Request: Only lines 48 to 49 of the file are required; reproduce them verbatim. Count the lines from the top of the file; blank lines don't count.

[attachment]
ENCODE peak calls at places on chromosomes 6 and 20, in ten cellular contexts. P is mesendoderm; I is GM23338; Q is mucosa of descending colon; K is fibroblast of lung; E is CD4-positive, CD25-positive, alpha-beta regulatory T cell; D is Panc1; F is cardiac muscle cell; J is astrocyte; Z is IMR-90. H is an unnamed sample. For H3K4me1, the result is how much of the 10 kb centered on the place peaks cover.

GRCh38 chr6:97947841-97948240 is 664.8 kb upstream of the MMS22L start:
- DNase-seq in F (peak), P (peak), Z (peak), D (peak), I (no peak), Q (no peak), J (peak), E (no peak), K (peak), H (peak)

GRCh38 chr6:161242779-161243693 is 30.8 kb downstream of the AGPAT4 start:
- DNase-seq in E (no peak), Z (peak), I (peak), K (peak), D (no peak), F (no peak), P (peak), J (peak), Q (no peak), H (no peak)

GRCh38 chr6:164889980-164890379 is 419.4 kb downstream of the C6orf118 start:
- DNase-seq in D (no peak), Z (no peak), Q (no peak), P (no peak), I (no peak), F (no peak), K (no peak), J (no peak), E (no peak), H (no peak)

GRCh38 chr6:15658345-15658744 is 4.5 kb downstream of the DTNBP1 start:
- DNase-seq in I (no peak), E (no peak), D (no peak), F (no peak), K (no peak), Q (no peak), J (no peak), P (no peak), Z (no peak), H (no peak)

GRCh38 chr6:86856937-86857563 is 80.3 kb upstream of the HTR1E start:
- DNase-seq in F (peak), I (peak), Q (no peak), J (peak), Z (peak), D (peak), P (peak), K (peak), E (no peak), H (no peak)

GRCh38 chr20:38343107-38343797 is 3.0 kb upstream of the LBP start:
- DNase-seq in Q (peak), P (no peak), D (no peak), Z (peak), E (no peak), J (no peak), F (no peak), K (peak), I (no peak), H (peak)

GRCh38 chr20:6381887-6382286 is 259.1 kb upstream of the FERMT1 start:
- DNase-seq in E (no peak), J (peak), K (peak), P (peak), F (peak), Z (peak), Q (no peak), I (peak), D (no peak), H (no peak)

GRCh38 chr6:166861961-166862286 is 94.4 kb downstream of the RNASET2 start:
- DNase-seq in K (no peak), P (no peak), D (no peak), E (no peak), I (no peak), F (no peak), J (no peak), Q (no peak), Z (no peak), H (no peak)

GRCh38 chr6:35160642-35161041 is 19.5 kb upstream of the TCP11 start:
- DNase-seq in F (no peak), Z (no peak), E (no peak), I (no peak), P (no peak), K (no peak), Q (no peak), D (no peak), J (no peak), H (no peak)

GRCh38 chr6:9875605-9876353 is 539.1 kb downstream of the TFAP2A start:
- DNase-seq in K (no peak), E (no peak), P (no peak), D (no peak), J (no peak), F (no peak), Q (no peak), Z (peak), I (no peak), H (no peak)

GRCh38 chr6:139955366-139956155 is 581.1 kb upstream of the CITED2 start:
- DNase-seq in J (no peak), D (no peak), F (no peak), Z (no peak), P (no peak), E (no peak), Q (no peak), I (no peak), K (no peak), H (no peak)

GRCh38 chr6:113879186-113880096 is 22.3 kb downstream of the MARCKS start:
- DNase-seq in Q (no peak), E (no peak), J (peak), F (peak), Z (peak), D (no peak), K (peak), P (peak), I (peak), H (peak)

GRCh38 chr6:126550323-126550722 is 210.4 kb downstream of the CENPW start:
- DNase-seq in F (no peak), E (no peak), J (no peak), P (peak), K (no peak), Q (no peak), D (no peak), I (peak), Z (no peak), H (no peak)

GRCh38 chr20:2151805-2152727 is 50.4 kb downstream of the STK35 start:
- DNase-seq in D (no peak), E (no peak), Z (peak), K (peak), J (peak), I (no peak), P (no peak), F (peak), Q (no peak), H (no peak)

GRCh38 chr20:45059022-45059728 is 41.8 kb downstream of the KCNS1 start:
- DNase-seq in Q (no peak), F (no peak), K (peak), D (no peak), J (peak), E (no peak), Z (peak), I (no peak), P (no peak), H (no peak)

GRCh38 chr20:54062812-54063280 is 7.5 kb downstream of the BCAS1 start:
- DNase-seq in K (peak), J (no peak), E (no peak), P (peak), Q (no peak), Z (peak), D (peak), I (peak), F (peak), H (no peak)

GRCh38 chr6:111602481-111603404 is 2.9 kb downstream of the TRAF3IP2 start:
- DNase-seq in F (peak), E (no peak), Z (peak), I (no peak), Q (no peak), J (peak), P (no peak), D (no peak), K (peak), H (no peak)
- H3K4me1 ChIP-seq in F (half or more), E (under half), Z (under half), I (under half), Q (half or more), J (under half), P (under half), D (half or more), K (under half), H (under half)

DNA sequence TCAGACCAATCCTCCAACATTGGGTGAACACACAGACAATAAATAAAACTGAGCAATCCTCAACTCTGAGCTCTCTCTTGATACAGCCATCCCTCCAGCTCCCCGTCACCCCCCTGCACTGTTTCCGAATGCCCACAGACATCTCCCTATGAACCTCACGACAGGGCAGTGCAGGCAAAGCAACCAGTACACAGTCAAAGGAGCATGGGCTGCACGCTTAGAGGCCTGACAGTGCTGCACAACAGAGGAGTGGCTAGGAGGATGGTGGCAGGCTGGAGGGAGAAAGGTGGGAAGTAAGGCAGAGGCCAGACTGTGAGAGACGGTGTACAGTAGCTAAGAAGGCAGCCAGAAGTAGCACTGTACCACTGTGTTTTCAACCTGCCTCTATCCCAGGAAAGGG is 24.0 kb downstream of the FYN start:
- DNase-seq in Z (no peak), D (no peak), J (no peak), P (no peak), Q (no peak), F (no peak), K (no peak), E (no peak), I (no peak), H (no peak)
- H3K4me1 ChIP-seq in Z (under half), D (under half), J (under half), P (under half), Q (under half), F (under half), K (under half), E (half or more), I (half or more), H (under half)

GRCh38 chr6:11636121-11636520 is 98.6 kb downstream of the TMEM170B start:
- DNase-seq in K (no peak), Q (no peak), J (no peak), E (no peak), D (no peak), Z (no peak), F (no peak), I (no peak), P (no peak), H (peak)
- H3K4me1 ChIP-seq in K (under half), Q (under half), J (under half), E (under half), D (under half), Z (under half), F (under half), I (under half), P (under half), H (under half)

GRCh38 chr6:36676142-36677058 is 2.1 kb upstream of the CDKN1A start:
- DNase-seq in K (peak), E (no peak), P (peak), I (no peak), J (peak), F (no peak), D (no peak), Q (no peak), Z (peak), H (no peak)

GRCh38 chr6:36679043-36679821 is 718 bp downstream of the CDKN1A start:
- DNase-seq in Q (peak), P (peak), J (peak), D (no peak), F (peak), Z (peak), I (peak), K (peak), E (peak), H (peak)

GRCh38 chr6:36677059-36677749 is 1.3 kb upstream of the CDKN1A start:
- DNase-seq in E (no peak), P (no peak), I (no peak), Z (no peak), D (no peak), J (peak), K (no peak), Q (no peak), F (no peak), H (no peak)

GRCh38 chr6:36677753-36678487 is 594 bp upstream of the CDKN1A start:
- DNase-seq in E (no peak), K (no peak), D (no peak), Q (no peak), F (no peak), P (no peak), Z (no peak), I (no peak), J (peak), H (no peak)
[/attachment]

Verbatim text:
- DNase-seq in E (no peak), P (no peak), I (no peak), Z (no peak), D (no peak), J (peak), K (no peak), Q (no peak), F (no peak), H (no peak)

GRCh38 chr6:36677753-36678487 is 594 bp upstream of the CDKN1A start: